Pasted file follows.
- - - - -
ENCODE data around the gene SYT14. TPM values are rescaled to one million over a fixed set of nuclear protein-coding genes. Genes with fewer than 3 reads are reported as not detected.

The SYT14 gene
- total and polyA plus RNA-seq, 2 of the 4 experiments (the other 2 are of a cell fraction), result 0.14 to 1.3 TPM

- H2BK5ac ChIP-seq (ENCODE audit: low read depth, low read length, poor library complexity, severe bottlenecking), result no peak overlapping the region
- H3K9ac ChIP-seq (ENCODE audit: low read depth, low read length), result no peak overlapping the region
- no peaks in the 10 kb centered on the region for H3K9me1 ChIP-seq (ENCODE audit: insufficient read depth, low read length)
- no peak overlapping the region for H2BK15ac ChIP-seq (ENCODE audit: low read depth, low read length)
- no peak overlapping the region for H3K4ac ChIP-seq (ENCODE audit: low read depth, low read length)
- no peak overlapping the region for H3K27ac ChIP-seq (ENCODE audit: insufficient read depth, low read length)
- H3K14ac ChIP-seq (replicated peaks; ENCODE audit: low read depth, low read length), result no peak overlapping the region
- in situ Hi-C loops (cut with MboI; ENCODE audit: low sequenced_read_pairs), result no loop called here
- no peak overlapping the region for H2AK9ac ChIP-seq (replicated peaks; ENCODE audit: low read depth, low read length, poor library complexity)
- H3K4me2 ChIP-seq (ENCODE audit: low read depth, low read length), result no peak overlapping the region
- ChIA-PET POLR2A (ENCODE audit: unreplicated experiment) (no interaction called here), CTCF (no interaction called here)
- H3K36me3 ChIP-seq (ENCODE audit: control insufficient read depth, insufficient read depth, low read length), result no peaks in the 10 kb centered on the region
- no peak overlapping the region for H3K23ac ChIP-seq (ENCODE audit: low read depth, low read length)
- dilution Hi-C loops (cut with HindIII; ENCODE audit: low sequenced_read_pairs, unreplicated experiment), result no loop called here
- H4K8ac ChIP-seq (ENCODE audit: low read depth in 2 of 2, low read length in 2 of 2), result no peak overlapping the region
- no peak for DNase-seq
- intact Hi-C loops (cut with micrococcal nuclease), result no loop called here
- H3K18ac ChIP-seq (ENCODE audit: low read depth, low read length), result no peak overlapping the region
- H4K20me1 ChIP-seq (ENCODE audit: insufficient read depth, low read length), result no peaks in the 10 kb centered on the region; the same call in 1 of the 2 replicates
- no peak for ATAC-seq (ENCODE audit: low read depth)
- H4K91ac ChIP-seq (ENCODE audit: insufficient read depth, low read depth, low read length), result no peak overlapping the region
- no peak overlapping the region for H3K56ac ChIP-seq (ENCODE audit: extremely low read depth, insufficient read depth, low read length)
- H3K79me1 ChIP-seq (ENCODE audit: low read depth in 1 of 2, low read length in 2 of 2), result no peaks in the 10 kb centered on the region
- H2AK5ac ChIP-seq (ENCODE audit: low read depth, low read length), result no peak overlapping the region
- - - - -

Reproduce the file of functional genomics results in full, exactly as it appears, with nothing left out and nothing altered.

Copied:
ENCODE data around the gene SYT14. TPM values are rescaled to one million over a fixed set of nuclear protein-coding genes. Genes with fewer than 3 reads are reported as not detected.

The SYT14 gene
- total and polyA plus RNA-seq, 2 of the 4 experiments (the other 2 are of a cell fraction), result 0.14 to 1.3 TPM

- H2BK5ac ChIP-seq (ENCODE audit: low read depth, low read length, poor library complexity, severe bottlenecking), result no peak overlapping the region
- H3K9ac ChIP-seq (ENCODE audit: low read depth, low read length), result no peak overlapping the region
- no peaks in the 10 kb centered on the region for H3K9me1 ChIP-seq (ENCODE audit: insufficient read depth, low read length)
- no peak overlapping the region for H2BK15ac ChIP-seq (ENCODE audit: low read depth, low read length)
- no peak overlapping the region for H3K4ac ChIP-seq (ENCODE audit: low read depth, low read length)
- no peak overlapping the region for H3K27ac ChIP-seq (ENCODE audit: insufficient read depth, low read length)
- H3K14ac ChIP-seq (replicated peaks; ENCODE audit: low read depth, low read length), result no peak overlapping the region
- in situ Hi-C loops (cut with MboI; ENCODE audit: low sequenced_read_pairs), result no loop called here
- no peak overlapping the region for H2AK9ac ChIP-seq (replicated peaks; ENCODE audit: low read depth, low read length, poor library complexity)
- H3K4me2 ChIP-seq (ENCODE audit: low read depth, low read length), result no peak overlapping the region
- ChIA-PET POLR2A (ENCODE audit: unreplicated experiment) (no interaction called here), CTCF (no interaction called here)
- H3K36me3 ChIP-seq (ENCODE audit: control insufficient read depth, insufficient read depth, low read length), result no peaks in the 10 kb centered on the region
- no peak overlapping the region for H3K23ac ChIP-seq (ENCODE audit: low read depth, low read length)
- dilution Hi-C loops (cut with HindIII; ENCODE audit: low sequenced_read_pairs, unreplicated experiment), result no loop called here
- H4K8ac ChIP-seq (ENCODE audit: low read depth in 2 of 2, low read length in 2 of 2), result no peak overlapping the region
- no peak for DNase-seq
- intact Hi-C loops (cut with micrococcal nuclease), result no loop called here
- H3K18ac ChIP-seq (ENCODE audit: low read depth, low read length), result no peak overlapping the region
- H4K20me1 ChIP-seq (ENCODE audit: insufficient read depth, low read length), result no peaks in the 10 kb centered on the region; the same call in 1 of the 2 replicates
- no peak for ATAC-seq (ENCODE audit: low read depth)
- H4K91ac ChIP-seq (ENCODE audit: insufficient read depth, low read depth, low read length), result no peak overlapping the region
- no peak overlapping the region for H3K56ac ChIP-seq (ENCODE audit: extremely low read depth, insufficient read depth, low read length)
- H3K79me1 ChIP-seq (ENCODE audit: low read depth in 1 of 2, low read length in 2 of 2), result no peaks in the 10 kb centered on the region
- H2AK5ac ChIP-seq (ENCODE audit: low read depth, low read length), result no peak overlapping the region